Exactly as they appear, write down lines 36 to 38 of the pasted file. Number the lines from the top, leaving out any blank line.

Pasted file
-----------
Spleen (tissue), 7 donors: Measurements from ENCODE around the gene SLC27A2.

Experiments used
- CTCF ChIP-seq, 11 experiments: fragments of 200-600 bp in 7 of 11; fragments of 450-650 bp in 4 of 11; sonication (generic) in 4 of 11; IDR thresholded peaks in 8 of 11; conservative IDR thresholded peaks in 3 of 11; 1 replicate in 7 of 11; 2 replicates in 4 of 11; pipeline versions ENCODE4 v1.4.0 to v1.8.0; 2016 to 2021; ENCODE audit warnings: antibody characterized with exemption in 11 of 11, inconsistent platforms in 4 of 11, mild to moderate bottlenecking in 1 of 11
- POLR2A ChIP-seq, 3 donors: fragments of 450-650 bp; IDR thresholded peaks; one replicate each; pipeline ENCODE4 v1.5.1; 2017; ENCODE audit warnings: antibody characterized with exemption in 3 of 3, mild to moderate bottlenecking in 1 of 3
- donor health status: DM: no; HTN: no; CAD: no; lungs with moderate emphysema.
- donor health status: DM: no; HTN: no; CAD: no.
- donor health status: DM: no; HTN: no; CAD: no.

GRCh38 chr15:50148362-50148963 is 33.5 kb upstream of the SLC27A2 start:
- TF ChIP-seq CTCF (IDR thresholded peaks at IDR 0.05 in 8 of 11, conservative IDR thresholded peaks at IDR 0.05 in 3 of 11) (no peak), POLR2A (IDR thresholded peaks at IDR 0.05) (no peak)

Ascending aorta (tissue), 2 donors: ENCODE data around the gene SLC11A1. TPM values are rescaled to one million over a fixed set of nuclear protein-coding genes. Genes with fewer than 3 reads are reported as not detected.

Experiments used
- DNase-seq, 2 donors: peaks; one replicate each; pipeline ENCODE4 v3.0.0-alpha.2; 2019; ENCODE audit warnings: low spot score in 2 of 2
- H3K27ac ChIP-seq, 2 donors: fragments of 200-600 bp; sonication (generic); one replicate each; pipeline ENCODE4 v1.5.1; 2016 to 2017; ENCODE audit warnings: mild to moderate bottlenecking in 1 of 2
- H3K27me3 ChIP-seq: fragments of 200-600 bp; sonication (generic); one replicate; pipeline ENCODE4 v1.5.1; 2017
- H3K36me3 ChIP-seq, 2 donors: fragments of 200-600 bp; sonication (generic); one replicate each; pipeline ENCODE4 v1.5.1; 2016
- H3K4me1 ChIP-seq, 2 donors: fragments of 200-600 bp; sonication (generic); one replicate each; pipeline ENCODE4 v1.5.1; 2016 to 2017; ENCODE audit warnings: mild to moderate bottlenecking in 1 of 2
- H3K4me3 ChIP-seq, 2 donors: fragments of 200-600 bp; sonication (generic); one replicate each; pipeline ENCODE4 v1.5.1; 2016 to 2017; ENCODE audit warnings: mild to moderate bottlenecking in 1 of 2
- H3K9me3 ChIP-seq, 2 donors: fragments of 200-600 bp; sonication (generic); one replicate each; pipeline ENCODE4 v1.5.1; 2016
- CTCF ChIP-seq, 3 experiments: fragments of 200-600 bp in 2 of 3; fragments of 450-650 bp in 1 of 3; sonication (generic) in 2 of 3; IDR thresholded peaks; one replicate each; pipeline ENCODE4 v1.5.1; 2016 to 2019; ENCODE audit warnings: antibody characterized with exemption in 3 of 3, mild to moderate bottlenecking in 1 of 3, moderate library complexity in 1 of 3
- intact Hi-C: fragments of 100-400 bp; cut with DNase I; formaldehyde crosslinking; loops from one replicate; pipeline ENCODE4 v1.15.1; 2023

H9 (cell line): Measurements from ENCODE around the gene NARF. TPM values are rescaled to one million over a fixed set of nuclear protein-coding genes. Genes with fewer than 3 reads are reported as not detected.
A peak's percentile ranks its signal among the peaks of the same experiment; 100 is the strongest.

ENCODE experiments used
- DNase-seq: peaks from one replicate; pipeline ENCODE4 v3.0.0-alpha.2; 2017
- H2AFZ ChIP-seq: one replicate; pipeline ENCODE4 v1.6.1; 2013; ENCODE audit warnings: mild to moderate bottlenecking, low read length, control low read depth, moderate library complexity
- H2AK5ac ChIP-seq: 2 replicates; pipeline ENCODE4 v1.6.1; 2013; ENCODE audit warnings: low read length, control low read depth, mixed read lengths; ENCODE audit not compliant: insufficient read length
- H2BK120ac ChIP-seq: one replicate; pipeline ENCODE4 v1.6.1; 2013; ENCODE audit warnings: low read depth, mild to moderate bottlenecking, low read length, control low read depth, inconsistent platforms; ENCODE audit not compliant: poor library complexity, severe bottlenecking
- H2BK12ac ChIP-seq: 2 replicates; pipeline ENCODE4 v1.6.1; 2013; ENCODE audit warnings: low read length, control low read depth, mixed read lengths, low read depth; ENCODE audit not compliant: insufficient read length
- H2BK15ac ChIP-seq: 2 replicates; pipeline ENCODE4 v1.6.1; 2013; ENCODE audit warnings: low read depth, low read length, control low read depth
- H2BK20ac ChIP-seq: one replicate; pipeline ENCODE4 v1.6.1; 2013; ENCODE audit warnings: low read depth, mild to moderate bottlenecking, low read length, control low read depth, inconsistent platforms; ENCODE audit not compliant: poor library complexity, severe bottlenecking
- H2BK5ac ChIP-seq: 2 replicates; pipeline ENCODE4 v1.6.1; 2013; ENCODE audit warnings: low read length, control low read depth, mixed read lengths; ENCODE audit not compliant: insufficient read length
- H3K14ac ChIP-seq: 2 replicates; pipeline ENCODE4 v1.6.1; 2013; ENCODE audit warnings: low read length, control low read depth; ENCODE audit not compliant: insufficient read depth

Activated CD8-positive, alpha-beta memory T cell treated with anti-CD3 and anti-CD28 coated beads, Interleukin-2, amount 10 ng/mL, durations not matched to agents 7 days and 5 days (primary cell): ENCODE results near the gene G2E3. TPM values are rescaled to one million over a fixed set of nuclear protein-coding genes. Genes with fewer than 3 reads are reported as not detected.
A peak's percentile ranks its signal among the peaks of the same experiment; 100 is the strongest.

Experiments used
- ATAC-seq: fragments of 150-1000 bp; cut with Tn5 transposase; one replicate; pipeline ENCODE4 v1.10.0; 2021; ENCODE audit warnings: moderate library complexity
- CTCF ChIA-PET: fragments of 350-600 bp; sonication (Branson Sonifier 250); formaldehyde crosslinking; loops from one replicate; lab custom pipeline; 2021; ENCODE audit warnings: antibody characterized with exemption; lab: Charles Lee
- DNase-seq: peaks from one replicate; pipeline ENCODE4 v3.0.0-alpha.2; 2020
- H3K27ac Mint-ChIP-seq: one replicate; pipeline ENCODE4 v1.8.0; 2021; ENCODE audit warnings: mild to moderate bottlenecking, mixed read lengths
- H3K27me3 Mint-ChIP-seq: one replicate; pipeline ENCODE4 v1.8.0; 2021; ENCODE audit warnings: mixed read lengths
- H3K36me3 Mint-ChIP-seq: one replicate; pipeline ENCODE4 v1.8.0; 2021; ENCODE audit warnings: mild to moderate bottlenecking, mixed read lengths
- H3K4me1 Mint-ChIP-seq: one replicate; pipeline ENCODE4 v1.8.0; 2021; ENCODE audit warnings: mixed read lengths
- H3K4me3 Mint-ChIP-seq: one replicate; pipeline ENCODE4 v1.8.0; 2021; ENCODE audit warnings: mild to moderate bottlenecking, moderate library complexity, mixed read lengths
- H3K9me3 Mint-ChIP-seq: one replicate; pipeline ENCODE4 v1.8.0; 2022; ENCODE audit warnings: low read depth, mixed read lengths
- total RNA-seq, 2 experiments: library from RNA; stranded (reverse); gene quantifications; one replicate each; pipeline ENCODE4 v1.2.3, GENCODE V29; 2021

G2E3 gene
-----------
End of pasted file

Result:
- ATAC-seq: fragments of 150-1000 bp; cut with Tn5 transposase; one replicate; pipeline ENCODE4 v1.10.0; 2021; ENCODE audit warnings: moderate library complexity
- CTCF ChIA-PET: fragments of 350-600 bp; sonication (Branson Sonifier 250); formaldehyde crosslinking; loops from one replicate; lab custom pipeline; 2021; ENCODE audit warnings: antibody characterized with exemption; lab: Charles Lee
- DNase-seq: peaks from one replicate; pipeline ENCODE4 v3.0.0-alpha.2; 2020